Reptiles and amphibians are among the most threatened species on the planet, yet they have been greatly underrepresented in the conservation community. Think about it… when was the last time you saw an ad or a poster about conservation that included a snake or salamander? The Orianne Society is dedicated to giving reptiles and amphibians a chance to make it through the current biodiversity crisis.
We started with the Eastern Indigo Snake, a species that despite being on the endangered species list since the late 1970s, had not received adequate resources to protect and increase the species’ populations. Our initial success with Indigo Snakes led us to realize we could help more species, and we now have three major initiatives (Longleaf Savannas, Appalachian Highlands and Great Northern Forests).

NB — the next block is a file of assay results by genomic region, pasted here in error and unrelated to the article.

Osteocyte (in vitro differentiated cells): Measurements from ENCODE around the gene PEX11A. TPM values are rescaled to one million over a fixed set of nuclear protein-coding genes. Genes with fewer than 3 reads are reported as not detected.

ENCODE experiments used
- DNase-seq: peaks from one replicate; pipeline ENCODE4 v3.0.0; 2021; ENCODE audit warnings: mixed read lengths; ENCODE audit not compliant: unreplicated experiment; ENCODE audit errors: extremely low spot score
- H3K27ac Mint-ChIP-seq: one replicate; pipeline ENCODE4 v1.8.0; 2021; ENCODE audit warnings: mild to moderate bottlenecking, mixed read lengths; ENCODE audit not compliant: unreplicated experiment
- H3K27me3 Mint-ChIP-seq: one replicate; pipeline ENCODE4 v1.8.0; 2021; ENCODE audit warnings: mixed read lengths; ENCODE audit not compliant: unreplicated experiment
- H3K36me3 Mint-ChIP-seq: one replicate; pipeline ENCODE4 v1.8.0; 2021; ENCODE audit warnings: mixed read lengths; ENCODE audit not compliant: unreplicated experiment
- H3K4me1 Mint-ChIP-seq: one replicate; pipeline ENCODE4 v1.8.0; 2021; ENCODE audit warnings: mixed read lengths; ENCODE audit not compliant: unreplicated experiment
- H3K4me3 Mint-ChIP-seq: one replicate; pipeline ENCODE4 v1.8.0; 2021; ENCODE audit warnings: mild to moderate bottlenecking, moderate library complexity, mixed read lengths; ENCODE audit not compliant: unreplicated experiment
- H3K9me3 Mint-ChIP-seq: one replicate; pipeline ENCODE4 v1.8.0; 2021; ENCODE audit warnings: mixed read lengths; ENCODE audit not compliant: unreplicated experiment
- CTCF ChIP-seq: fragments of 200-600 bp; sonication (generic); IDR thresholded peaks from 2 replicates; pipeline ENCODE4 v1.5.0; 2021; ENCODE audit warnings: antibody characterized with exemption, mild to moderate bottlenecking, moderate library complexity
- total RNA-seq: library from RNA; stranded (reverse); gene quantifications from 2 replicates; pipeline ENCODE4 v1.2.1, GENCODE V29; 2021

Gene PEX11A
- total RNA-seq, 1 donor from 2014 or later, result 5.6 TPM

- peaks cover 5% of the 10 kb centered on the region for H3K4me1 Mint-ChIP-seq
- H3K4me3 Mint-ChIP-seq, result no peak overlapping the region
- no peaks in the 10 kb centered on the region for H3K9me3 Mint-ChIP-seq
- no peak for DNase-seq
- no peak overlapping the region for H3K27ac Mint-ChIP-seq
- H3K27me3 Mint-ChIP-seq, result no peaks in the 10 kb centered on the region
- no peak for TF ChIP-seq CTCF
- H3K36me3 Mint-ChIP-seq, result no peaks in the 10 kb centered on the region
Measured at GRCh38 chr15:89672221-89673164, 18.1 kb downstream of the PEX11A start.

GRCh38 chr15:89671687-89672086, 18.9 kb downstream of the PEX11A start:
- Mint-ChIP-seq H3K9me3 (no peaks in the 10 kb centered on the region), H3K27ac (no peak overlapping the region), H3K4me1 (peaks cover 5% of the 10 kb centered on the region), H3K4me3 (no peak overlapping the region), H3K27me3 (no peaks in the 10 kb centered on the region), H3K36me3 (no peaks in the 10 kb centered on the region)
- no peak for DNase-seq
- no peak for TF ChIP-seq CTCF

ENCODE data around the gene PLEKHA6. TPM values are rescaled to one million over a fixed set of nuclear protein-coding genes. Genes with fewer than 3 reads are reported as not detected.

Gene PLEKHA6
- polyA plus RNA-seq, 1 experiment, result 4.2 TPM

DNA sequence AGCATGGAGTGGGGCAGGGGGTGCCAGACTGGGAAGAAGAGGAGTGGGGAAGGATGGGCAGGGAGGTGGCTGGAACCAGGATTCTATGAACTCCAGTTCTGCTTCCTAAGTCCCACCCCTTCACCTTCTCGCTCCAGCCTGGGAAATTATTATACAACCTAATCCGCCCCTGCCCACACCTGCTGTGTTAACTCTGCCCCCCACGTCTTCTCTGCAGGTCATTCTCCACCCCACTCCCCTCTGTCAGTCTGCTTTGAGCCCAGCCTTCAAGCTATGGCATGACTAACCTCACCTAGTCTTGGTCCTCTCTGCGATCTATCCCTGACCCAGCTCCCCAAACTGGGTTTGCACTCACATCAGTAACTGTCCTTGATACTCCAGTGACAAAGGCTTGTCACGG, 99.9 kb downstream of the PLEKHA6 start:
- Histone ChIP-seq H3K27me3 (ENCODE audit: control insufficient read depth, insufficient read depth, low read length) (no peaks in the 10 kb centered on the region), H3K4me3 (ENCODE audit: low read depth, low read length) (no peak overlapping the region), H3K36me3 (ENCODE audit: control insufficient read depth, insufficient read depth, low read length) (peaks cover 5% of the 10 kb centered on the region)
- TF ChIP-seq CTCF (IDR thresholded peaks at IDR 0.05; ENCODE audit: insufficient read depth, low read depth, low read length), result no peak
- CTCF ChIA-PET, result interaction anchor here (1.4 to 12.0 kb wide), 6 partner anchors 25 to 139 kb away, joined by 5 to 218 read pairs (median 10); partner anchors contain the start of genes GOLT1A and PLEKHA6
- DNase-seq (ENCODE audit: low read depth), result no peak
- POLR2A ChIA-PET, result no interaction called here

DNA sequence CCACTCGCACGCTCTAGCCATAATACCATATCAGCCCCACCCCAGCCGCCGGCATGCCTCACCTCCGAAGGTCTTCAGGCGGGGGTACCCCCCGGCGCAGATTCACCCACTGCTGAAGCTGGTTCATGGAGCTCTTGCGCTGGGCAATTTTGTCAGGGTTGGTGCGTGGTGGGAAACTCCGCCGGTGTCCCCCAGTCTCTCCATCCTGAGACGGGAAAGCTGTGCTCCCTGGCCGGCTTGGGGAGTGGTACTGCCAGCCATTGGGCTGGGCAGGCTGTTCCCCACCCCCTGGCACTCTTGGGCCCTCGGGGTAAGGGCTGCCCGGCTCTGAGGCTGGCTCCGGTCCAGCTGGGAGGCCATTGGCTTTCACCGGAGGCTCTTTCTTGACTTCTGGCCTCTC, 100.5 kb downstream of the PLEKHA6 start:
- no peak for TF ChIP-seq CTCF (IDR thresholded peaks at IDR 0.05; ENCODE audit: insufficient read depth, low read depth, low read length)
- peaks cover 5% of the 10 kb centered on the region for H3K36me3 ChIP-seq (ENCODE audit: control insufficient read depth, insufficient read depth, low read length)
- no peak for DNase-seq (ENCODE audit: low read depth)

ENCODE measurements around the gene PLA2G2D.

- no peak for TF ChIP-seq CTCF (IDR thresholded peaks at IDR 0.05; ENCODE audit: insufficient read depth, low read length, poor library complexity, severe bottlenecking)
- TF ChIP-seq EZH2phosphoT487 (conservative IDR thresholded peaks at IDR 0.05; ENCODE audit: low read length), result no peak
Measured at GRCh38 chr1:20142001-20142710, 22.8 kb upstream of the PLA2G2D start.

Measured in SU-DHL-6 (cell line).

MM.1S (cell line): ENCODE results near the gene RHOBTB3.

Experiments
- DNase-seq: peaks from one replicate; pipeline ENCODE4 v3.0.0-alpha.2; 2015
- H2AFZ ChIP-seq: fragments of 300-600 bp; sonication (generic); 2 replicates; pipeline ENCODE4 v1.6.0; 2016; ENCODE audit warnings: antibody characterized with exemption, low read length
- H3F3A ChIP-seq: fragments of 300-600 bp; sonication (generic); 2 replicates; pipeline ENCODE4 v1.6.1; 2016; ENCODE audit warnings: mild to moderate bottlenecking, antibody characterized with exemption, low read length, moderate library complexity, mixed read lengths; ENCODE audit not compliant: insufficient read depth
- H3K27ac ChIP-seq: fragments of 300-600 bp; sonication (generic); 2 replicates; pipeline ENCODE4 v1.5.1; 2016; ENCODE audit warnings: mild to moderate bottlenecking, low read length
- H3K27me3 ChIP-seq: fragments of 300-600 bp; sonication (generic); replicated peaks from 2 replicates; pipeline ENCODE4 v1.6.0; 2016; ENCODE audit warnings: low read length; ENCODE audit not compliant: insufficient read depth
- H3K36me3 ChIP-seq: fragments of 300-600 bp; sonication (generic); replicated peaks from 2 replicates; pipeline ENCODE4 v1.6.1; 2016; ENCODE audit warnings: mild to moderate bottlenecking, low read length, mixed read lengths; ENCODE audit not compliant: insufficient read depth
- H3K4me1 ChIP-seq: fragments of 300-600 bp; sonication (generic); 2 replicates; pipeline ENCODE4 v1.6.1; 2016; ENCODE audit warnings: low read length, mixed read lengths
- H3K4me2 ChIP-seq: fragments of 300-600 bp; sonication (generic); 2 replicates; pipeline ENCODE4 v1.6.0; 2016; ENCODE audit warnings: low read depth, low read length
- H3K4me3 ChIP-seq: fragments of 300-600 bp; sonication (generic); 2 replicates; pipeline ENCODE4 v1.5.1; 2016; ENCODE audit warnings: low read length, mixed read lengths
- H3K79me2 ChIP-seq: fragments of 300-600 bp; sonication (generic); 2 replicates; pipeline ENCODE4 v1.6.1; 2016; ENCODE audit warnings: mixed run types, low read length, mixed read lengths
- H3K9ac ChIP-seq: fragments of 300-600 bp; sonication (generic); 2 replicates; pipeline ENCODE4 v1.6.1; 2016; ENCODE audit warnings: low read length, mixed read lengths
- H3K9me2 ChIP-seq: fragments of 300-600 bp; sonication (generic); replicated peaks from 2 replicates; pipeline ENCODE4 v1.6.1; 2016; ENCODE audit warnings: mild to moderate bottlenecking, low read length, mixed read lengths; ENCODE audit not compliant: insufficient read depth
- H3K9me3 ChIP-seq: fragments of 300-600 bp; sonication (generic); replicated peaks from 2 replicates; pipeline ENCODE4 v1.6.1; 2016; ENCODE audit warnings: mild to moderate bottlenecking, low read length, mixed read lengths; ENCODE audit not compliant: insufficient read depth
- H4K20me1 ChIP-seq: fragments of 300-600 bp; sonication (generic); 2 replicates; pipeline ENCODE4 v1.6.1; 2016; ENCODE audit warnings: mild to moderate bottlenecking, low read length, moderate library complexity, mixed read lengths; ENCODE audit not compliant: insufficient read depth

There may not seem to be a lot of similarities among these different initiatives. However, we take a very similar approach to each initiative, and tools and techniques developed in one initiative help to inform the others. Our work with Indigo Snakes emphasized the importance of a combination of species surveys, habitat management and private land conservation—now we are applying this same framework to all our initiatives.
Of course, we can’t accomplish our goals on our own—we need you! This includes support of our efforts. Together, we can bring reptiles and amphibians into the conservation spotlight and help make sure that in the future, we can always discover a snake peeking out of a burrow, a salamander underneath a rock or a turtle crossing in front of us in the woods.